The Chinese restaurant has served cuisine from three regions (Hunan, Canton and Szechwan) since it opened in 1981, with Kay Lee running the kitchen and husband Steve Helmrich in the front of the house. In 1986, they were joined by their son, Michael Helmrich, who took over in 2006.

It’s a comfy place (glass bricks, subdued lighting) with lunch and dinner menus of comfy foods – 23 appetizers and 150 entrees for dinner, though Michael Helmrich points out, “I can cook just about anything Asian if a customer has a special request.”

Two dishes in particular stand out as house specials and timeless hits. “Triple delight” chow mein is chicken, prawns and scallops with mixed vegetables in lobster sauce, served over crisp Hong Kong-style noodles ($15.95). The other is prawns in white wine sauce seasoned with whole cloves of garlic and finely ground red peppers ($15.95).

The bar’s a bit old-school, too, with mai-tais, scorpions and planter’s punches. The Mandarin is at 4321 Arden Way, Sacramento; (916) 488-4794, www.themandarinrestaurant.com.

For grilling

Corti Bros. Market meat department manager Mike Carroll is cutting beef shoulder into what could be the hot new grilling go-to for summer. It’s beautifully marbled prime Wagyu beef (American Kobe) from the estimable Snake River Farms of Boise, Idaho.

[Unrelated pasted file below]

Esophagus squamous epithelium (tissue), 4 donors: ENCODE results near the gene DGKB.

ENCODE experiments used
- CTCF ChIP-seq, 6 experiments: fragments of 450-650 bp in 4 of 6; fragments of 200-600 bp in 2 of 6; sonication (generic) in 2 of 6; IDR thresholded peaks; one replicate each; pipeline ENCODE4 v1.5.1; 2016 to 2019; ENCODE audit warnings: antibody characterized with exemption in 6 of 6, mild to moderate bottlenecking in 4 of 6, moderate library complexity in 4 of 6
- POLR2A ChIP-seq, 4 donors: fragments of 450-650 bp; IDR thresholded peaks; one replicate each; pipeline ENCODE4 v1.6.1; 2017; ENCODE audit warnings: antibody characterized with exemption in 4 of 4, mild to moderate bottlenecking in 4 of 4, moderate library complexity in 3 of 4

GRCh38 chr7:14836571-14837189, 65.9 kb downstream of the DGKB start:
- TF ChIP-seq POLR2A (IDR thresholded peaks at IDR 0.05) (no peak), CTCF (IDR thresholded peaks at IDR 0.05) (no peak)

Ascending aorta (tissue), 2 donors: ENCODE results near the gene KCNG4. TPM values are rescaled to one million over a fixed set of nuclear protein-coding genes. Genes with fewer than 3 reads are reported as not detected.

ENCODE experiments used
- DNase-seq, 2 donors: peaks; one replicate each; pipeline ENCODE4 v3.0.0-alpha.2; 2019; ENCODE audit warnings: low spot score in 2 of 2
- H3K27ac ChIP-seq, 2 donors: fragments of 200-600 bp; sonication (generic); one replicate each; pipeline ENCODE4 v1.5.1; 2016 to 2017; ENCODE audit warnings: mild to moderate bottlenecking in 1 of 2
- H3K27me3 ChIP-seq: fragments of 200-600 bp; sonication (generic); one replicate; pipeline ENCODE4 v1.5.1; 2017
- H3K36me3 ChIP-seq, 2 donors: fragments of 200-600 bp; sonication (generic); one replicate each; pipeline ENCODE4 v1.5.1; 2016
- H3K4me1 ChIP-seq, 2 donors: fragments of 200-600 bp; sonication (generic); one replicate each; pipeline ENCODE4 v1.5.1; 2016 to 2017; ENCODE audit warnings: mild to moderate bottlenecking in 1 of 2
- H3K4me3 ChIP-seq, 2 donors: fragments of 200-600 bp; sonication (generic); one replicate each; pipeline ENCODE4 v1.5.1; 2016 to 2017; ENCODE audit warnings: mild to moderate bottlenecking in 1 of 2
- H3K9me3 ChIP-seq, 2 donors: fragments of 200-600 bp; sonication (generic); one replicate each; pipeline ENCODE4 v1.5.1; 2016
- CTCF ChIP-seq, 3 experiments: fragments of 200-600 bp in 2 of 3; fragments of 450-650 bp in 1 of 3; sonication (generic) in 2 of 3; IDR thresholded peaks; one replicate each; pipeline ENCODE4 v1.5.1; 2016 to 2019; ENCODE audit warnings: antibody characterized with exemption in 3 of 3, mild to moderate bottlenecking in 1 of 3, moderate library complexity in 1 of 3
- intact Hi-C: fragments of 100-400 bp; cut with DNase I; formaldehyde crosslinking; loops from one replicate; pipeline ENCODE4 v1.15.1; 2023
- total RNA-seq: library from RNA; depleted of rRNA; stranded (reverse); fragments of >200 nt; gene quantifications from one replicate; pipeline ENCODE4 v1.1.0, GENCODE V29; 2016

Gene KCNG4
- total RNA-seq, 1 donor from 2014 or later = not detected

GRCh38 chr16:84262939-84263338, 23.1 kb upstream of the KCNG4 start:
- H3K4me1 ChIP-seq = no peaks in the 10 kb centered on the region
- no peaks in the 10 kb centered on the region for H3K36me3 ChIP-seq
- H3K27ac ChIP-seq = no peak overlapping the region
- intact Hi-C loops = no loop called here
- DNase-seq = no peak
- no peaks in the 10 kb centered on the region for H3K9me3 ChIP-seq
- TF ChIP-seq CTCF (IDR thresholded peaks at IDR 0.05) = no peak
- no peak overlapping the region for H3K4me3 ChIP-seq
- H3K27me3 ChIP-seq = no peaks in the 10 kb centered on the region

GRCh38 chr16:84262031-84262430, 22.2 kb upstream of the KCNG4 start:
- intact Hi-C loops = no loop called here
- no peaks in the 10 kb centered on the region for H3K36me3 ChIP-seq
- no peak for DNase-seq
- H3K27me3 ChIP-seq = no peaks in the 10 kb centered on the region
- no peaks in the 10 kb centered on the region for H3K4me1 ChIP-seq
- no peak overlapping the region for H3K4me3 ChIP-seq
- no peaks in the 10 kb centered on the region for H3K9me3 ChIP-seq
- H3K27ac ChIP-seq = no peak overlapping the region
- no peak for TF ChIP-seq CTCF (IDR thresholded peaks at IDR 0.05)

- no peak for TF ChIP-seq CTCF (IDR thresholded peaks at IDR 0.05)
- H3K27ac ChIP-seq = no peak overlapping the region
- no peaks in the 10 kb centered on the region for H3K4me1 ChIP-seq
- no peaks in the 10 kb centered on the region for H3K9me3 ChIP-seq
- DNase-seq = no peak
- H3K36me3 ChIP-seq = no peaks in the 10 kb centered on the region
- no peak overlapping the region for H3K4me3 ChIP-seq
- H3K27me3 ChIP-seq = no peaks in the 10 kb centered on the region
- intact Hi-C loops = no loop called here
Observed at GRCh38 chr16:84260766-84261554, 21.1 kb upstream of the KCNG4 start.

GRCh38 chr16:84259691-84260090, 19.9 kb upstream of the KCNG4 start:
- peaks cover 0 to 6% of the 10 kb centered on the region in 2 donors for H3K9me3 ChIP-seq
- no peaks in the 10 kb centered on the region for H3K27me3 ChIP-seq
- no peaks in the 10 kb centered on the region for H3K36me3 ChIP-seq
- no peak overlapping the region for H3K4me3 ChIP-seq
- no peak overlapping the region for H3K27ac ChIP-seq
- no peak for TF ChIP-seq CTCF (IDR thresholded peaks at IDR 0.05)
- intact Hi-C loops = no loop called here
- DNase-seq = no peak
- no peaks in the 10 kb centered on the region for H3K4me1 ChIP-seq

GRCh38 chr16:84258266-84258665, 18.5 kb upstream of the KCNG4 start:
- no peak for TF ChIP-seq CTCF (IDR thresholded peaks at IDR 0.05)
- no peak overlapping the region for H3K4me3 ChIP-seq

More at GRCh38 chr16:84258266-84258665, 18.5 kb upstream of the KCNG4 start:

Specifically, he’s cutting the “under-chuck flap” into “zabuton” steaks, so named because of the flap’s shape, similar to that of the flat Japanese sitting cushion.

What’s the backyard home cook going to do with a zabuton? “Prep the steaks with a little olive oil and light seasonings, because you want to taste the meat, not the salt,” Carroll said. “Grill them quickly over high heat, to medium-rare to medium.”

Zabuton steaks in various weights sell for $23 a pound at Corti’s, 5810 Folsom Blvd., Sacramento; (916) 736-3805, www.cortibros.biz.


Call The Bee’s Allen Pierleoni, (916) 321-1128. Follow him on Twitter @apierleonisacbe.

Read more articles by Allen Pierleoni